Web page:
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‘We Do Not See Demand Softening In The Near Future’: Smith & Wesson CEO Says Ammo Shortages Will Continue

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MIAMI - APRIL 09: Adolfo Vivas pours bullet casing into an ammuntion loader as they manufacture 45 caliber cartridges at Stone Hart manufacturing, Co. April 9, 2009 in Miami, Florida. Ammunition suppliers nationwide are reporting a shortage due in part to a sharp rise in gun sales after the election of President Obama that are said to be fueled by fears his administration will usher in more restrictive gun laws. Other factors for the shortage are reported to be the wars in Iraq and Afghanistan and fear of social upheaval due to the worsening economy. (Photo by Joe Raedle/Getty Images)
Joe Raedle/Getty Images

Leaders in the firearm industry see no end in sight for the nationwide ammunition shortage.

Two executives — Mark Smith, CEO of firearms manufacturer Smith & Wesson, and Rob Southwick, president of outdoor recreation statistics firm Southwick Associates — told Fox Business that demand for firearms remains high.

“It’s widely known the ammunition shortages continue,” explained Smith. “There is still a lot of interest in firearms.”

“At some point, demand will certainly soften,” added Southwick. “However, frenzied purchasing and empty shelves often fuels further increases in demand. We do not see demand softening in the near future.”

Data show that Americans are purchasing firearms at record levels.

According to a National Shooting Sports Foundation report released in January:

Twenty-one million background checks were conducted for the sale of a firearm over the past 12 months. That topped 2019’s totals of 13.2 million by 60 percent. It also shattered the previous record from 2016, when 15.7 million background checks were conducted for the sale of firearms. This year’s 21 million total surpassed 2016 by 5.3 million, or 34 percent… NSSF estimates that 8.4 million people bought a firearm for the first time in 2020. That’s 40 percent of all purchases. 

The group noted that the firearms market is becoming “increasingly diverse.”

“Forty percent of 2020’s buyers were women and the biggest increase of any demographic category was among African Americans, who bought guns at a rate 58 percent greater than in 2019.”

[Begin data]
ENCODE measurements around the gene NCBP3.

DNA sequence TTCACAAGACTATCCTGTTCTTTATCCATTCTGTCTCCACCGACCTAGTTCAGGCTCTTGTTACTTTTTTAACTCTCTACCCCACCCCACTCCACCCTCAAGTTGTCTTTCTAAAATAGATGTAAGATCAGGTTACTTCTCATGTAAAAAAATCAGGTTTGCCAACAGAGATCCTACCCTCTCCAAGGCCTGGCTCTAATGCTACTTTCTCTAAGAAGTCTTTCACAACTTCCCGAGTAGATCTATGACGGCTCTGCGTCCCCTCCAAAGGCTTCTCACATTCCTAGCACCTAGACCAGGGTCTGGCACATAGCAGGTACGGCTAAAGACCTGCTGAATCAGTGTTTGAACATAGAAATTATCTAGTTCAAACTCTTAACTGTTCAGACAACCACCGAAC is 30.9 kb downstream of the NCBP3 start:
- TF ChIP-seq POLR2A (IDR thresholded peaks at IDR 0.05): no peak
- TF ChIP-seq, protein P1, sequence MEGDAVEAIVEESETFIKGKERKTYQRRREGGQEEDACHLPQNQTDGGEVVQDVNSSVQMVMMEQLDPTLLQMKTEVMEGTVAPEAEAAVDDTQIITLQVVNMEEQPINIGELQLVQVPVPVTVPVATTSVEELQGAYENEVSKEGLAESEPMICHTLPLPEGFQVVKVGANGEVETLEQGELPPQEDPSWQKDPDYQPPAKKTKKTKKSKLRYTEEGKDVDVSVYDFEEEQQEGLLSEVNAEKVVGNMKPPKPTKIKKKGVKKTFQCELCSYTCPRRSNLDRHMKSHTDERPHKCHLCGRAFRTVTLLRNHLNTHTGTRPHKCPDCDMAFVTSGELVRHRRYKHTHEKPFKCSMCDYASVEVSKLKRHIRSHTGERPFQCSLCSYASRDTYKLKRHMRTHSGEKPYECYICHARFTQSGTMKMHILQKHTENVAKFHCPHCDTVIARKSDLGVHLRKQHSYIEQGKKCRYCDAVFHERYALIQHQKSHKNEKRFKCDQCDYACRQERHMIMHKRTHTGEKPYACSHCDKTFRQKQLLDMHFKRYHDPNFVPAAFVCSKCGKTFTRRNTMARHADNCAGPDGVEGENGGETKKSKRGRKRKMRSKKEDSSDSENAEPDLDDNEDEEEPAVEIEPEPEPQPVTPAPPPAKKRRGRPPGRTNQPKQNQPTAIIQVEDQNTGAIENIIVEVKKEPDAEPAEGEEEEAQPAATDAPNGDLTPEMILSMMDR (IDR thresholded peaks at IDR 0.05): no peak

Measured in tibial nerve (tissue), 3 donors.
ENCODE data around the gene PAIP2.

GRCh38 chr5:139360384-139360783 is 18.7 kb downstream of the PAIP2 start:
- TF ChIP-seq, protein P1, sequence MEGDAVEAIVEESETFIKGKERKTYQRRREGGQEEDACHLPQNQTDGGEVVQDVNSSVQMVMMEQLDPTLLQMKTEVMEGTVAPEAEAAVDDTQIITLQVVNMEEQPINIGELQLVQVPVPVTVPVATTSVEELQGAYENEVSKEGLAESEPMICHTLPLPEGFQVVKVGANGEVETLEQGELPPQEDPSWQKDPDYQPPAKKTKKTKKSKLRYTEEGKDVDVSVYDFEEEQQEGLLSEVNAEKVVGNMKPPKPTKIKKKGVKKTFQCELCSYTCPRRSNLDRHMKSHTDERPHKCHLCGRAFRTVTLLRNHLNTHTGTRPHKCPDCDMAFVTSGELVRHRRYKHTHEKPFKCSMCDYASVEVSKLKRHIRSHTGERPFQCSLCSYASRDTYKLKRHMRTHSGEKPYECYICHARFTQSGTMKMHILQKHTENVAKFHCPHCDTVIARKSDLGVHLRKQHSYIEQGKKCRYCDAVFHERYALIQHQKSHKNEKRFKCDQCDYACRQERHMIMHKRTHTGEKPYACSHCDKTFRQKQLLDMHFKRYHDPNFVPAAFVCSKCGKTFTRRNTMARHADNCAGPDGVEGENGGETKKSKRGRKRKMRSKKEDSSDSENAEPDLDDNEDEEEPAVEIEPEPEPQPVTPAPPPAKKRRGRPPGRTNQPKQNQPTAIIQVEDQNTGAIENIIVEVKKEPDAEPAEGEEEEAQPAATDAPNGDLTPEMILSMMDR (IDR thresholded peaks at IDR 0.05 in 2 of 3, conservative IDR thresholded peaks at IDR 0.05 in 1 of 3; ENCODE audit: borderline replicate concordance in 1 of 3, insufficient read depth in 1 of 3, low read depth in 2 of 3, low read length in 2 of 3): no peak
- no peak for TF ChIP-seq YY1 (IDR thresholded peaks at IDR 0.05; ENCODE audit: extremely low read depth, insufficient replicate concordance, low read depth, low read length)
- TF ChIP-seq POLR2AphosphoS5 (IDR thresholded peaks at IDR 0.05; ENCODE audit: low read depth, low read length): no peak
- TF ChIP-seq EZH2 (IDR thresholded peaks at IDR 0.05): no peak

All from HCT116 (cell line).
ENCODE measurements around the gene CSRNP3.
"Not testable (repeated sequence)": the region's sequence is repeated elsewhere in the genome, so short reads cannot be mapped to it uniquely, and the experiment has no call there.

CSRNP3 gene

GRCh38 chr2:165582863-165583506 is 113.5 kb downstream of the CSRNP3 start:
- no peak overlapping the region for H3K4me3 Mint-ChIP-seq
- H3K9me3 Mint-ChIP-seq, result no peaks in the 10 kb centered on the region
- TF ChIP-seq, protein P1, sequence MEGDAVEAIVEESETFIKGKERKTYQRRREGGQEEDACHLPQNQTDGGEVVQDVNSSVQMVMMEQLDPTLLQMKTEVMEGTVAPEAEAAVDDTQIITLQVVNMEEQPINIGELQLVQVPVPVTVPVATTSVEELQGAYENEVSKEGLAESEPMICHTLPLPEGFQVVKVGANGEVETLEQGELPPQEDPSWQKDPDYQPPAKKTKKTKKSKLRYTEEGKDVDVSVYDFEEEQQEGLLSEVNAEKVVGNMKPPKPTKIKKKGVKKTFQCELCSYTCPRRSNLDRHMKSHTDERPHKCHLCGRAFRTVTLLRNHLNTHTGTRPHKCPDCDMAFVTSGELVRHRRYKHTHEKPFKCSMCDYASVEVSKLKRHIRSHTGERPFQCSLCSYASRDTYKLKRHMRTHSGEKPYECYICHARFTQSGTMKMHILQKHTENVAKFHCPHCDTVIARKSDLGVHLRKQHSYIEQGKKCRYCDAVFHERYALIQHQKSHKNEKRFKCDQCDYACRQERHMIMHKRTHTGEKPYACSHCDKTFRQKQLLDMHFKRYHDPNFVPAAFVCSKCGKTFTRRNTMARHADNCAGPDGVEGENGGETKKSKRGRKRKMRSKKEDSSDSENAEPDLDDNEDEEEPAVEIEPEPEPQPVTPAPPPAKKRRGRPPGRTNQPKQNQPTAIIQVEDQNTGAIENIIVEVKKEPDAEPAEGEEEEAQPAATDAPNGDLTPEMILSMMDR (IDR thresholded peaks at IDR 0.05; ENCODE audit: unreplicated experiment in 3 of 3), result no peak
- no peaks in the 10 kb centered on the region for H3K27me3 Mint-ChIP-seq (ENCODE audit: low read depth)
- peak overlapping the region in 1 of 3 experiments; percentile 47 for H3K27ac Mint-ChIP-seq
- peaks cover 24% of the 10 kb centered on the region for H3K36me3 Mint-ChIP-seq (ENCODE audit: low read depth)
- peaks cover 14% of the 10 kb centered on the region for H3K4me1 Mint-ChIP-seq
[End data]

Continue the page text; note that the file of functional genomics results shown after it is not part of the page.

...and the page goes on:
The ammunition and firearm shortages occur amid a recovering consumer economy in the United States, a crime wave that began after the death of George Floyd, and a series of promises from President Biden to more harshly restrict gun purchases.

For instance, a statement from the White House released in April reads:

President Biden is reiterating his call for Congress to pass legislation to reduce gun violence. Last month, a bipartisan coalition in the House passed two bills to close loopholes in the gun background check system. Congress should close those loopholes and go further, including by closing “boyfriend” and stalking loopholes that currently allow people found by the courts to be abusers to possess firearms, banning assault weapons and high capacity magazines, repealing gun manufacturers’ immunity from liability, and investing in evidence-based community violence interventions. Congress should also pass an appropriate national “red flag” law, as well as legislation incentivizing states to pass “red flag” laws of their own.

President Biden also nominated David Chipman — a gun control lobbyist who spent nearly three decades working for the Bureau of Alcohol, Tobacco, and Firearms — to lead the agency.

During his confirmation hearing, Chipman seemed to define an “assault weapon” as “a semi-automatic rifle capable of accepting a detachable magazine with a round greater than a .22 caliber.” As Sen. Tom Cotton (R-AK) replied: “I’m amazed that might be the definition of an ‘assault weapon.’ That would basically cover every single modern sporting rifle in America today.”

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